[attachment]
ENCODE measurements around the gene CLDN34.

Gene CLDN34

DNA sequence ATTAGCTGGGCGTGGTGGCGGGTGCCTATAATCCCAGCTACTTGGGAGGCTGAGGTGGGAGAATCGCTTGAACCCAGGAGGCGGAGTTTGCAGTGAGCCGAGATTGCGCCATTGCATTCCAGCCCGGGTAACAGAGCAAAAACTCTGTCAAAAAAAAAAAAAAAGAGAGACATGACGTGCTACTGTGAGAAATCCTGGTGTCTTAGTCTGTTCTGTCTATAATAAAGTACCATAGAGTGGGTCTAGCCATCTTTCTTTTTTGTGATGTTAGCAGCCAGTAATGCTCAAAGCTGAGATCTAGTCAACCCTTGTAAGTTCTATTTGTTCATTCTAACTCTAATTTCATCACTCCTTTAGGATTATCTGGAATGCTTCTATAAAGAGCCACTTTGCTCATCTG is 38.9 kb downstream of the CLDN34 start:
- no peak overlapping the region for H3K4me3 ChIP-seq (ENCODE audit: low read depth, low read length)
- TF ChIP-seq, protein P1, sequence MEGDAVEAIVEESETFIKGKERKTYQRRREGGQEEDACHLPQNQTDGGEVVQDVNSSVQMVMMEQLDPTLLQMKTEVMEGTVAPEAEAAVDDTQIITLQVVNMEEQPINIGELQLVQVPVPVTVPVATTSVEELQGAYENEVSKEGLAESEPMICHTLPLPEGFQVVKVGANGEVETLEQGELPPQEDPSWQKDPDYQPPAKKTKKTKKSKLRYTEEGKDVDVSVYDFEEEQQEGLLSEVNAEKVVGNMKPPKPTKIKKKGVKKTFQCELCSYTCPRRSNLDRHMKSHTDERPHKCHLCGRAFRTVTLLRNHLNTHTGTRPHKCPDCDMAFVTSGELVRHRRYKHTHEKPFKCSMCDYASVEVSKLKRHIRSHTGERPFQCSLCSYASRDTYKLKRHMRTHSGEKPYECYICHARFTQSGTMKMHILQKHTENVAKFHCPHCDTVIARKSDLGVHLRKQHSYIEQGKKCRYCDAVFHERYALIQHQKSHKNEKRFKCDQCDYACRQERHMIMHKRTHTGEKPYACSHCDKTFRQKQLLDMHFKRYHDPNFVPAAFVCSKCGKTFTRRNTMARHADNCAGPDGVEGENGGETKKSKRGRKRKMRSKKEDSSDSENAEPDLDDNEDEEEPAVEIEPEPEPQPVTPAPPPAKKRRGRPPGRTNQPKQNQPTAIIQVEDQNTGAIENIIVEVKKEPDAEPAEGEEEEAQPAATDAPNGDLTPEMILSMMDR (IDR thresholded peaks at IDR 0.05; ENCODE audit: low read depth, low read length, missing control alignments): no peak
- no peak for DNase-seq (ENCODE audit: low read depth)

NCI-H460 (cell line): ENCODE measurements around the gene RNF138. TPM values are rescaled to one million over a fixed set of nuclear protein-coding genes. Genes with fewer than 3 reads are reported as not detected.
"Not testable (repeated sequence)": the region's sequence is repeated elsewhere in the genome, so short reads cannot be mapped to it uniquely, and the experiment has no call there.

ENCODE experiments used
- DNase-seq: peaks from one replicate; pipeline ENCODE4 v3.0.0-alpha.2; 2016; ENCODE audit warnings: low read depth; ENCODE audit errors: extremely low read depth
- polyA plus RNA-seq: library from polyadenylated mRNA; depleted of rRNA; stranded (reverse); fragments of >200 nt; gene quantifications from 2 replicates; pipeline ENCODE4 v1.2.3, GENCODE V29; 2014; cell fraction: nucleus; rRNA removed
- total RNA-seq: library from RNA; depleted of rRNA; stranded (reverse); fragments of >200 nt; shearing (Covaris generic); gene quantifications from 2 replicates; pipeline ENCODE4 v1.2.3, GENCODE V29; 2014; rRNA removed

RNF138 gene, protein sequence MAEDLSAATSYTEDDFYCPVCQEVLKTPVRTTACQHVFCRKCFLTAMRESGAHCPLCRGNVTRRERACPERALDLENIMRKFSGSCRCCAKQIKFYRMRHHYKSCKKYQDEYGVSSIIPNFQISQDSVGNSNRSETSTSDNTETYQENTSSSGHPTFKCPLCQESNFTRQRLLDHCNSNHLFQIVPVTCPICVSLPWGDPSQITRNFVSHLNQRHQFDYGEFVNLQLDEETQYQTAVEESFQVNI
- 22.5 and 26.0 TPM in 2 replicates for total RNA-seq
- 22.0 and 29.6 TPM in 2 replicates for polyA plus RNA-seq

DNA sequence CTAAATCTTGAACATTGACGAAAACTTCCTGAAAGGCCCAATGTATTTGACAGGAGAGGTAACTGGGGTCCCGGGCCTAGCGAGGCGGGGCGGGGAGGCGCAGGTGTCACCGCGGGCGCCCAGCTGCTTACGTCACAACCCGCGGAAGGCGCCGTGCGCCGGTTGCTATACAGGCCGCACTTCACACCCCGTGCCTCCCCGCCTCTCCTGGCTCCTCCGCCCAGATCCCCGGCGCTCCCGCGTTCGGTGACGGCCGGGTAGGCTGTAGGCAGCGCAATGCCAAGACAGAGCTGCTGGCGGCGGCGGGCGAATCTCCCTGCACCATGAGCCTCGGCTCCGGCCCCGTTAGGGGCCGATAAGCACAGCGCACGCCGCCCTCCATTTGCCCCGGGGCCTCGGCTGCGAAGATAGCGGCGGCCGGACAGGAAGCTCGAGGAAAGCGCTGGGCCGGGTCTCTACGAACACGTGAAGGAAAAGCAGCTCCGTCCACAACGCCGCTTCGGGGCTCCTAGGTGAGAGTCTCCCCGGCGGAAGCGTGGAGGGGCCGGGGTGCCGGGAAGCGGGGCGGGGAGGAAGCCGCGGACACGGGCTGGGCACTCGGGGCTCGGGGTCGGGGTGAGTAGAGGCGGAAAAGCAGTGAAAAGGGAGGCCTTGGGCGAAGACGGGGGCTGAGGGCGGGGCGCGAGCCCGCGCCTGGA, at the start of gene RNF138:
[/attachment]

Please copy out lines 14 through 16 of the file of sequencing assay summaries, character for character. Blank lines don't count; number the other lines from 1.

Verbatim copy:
- 22.5 and 26.0 TPM in 2 replicates for total RNA-seq
- 22.0 and 29.6 TPM in 2 replicates for polyA plus RNA-seq

DNA sequence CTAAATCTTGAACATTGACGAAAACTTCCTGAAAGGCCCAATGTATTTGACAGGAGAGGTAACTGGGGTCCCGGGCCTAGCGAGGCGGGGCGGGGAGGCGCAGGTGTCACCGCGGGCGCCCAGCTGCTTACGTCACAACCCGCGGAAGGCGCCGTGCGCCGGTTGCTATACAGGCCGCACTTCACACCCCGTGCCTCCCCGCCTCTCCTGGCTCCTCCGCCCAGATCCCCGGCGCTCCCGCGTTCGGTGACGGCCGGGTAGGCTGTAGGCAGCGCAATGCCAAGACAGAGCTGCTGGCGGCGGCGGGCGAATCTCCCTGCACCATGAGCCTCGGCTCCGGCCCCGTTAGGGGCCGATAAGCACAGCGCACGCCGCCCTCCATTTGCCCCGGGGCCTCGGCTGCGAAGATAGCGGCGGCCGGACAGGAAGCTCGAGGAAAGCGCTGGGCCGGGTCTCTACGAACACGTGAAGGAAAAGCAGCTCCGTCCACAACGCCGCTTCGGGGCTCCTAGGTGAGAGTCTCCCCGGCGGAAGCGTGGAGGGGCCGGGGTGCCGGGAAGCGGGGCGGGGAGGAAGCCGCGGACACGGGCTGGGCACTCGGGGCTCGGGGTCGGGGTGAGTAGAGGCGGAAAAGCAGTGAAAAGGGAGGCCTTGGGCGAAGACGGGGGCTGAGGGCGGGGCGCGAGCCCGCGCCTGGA, at the start of gene RNF138: